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Piyush Goyal picks up his smartphone, opens an app and declares the precise number of villages in India without reliable access to electricity: 4,061.
When he became Indian minister for power in 2014, he says, the number was over 18,000. Mr Goyal is aiming for the whole country to have round-the-clock access to electricity by 2019 — three years ahead of an official government timetable.
“My prime minister is focused on speed and scale,” he says in an interview, referring to Indian leader Narendra Modi. “He doesn’t like small targets.”
For anyone concerned with raising living standards in the world’s second most populous nation, this rapid progress in tackling Indian energy poverty is an indisputably good thing. But it begs an important question with implications for global efforts to tackle climate change: where is the extra electricity coming from?
Until recently, the answer was overwhelmingly coal, which accounts for about 60 per cent of Indian power generation. Coal capacity has almost tripled in the past decade to 192GW and a further 65GW is under construction.
The fastest growth, however, is coming from renewables. Significant amounts of hydro and wind generation have already pushed the share of green energy to about 30 per cent. This is now being supplemented by rapid expansion in solar power.
A landmark was reached this May when an auction to supply 500MW of new solar capacity at a 10,000 hectare facility on the edge of the Thar desert secured a record low price of Rs2.44 ($0.04) per kilowatt-hour — down two-thirds from three years ago and, for the first time, cheaper than coal-fired generation.
Plummeting costs have spurred forecasts that Indian solar capacity could double this year to 18GW, which would be more than six times greater than when Mr Modi’s government took power three years ago.
Mr Goyal says the solar surge demonstrates Indian commitment to curbing growth in its carbon emissions under the Paris climate agreement, regardless of whether President Donald Trump carries out his threat to withdraw the US from the deal.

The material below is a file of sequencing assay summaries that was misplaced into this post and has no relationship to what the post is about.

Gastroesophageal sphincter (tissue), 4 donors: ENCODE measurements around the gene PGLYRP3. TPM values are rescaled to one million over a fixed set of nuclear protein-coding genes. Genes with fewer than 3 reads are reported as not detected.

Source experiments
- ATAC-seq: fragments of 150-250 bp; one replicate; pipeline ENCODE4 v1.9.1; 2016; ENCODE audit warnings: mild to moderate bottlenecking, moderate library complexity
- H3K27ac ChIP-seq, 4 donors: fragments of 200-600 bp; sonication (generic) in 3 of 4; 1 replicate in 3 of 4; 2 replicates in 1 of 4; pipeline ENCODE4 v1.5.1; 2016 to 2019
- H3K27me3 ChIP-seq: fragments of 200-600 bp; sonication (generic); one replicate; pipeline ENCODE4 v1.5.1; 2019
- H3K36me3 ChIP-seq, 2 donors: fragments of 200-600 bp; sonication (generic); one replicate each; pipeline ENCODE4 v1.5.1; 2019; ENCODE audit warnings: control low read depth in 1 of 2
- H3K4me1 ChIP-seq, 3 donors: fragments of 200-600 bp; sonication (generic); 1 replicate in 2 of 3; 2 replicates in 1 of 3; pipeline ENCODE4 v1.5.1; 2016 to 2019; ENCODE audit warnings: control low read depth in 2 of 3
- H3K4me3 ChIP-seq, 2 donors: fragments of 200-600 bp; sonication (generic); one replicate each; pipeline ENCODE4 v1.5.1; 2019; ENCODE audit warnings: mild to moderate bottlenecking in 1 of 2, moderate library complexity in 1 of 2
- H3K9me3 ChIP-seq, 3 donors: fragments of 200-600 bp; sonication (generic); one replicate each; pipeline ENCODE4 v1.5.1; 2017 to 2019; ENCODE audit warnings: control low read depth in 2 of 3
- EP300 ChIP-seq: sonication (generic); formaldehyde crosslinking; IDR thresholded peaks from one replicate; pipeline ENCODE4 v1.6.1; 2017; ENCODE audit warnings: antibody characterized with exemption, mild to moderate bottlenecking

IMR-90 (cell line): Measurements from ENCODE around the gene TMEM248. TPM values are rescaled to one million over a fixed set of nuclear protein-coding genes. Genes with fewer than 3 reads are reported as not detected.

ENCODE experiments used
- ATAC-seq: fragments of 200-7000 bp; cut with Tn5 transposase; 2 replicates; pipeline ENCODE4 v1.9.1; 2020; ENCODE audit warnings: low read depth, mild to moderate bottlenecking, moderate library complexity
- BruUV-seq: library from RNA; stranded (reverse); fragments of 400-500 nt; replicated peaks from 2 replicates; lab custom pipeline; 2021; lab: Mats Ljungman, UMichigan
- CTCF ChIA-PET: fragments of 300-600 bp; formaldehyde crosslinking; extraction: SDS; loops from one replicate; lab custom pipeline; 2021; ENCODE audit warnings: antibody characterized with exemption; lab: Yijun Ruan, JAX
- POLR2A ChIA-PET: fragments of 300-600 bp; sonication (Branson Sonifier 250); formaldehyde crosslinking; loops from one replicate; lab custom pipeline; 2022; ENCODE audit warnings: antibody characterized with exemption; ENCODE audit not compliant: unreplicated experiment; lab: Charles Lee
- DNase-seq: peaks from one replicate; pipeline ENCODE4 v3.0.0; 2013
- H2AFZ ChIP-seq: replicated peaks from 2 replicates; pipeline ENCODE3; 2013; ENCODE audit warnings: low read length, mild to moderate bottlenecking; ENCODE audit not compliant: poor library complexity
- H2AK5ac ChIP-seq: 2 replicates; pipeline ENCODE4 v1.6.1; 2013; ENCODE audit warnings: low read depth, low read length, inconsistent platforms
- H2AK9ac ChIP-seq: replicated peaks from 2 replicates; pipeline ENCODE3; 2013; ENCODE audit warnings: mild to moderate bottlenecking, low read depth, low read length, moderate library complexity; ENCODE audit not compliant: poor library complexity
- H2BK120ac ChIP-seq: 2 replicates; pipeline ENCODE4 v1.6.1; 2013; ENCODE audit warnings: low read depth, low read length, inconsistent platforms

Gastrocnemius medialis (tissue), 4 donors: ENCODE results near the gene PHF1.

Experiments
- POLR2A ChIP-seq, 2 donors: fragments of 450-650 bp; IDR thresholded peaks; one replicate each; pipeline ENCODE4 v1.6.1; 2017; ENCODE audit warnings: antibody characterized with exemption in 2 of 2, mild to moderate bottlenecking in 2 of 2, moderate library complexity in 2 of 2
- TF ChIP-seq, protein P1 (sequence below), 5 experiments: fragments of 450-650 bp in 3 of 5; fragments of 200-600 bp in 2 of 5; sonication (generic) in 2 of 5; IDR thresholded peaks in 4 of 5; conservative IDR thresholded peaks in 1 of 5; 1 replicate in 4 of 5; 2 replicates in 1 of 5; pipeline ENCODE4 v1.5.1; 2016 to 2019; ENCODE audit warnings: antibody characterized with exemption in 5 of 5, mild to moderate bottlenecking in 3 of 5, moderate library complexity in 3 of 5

“We’re fully committed . . . irrespective of what anyone else does,” he says. “It’s prime minister Modi’s commitment and his government’s commitment — not because someone else is telling us to do it but because we believe in it.”
India is planning to install 225GW of renewables by 2022. This puts the country on course for green energy to account for as much as 57 per cent of electricity capacity by 2027, well ahead of its Paris target of 40 per cent by 2030.
Mr Goyal plans a big push for electric vehicles and battery storage as a way to tackle not only carbon emissions but also severe air pollution in Indian cities.
Although not official government policy, he has declared that he wants all new cars sold in India in 2030 to be electric.
“Not even 15-20 per cent of the cars that will be on the road in 2030 have been sold today,” he says. “We’re going to have first-time vehicle owners in huge numbers. Imagine if those first-time owners can get electric cars which are cheaper to operate than a petrol car.”
As well as the environmental benefits, Mr Goyal sees an industrial opportunity. “I’m not going to wait for America or Britain to go electric,” he says. “We will lead the world . . . I want India to be a manufacturing base for batteries. You can get volumes [in India] that you don’t get anywhere else.”
Mr Goyal cites an example of India’s ability to exploit its huge market in support of green goals. A scheme to encourage use of efficient LED lightbulbs harnessed the government’s buying power to make them available to the public at discount prices. As a result, the price of LEDs has fallen by 85 per cent in two years and hundreds of millions of energy-saving bulbs have been sold, reducing peak electricity demand and cutting carbon dioxide emissions by 80m tonnes a year.
Mr Goyal’s faith in market incentives as a policy tool reflects his background as an investment banker and chartered accountant. But the 52 year-old says there is a limit to how far and fast India’s economy can move beyond fossil fuels.
He makes no apology for India’s continued investment in new coal plants, arguing that only with a foundation of reliable thermal power can the country absorb large amounts of sporadic renewable generation.
“Every country needs a baseload,” he says. “I cannot tell my country, ‘guys, it’s 6pm in the evening, shut everything down because the solar has gone off’.”
The coal plants being built are more efficient and therefore less polluting than older power stations. Mr Goyal argues that this shift towards “cleaner” coal will make a bigger impact on Indian emissions than all its renewables combined.
“Thirty per cent of our people are living in poverty,” he says. “I cannot tell them: British people have benefited from coal-based power for 200 years and have spewed all that carbon up there and now India will pay three times the cost.”